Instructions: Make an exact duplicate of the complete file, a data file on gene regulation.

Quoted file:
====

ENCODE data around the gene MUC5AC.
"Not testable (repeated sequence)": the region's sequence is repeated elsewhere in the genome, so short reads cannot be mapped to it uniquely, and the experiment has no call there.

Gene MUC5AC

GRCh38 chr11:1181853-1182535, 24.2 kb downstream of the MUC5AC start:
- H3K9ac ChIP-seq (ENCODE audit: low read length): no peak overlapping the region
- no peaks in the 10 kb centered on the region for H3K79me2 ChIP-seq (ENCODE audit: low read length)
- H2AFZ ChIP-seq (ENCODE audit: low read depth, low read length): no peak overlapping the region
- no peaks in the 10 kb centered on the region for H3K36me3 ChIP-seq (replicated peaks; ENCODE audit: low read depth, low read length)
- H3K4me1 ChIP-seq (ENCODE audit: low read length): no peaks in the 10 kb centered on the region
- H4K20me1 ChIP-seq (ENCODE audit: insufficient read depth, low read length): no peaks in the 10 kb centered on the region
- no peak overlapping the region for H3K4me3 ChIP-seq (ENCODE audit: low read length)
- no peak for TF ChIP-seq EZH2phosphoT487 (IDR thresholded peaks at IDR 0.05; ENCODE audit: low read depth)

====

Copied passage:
ENCODE data around the gene MUC5AC.
"Not testable (repeated sequence)": the region's sequence is repeated elsewhere in the genome, so short reads cannot be mapped to it uniquely, and the experiment has no call there.

Gene MUC5AC

GRCh38 chr11:1181853-1182535, 24.2 kb downstream of the MUC5AC start:
- H3K9ac ChIP-seq (ENCODE audit: low read length): no peak overlapping the region
- no peaks in the 10 kb centered on the region for H3K79me2 ChIP-seq (ENCODE audit: low read length)
- H2AFZ ChIP-seq (ENCODE audit: low read depth, low read length): no peak overlapping the region
- no peaks in the 10 kb centered on the region for H3K36me3 ChIP-seq (replicated peaks; ENCODE audit: low read depth, low read length)
- H3K4me1 ChIP-seq (ENCODE audit: low read length): no peaks in the 10 kb centered on the region
- H4K20me1 ChIP-seq (ENCODE audit: insufficient read depth, low read length): no peaks in the 10 kb centered on the region
- no peak overlapping the region for H3K4me3 ChIP-seq (ENCODE audit: low read length)
- no peak for TF ChIP-seq EZH2phosphoT487 (IDR thresholded peaks at IDR 0.05; ENCODE audit: low read depth)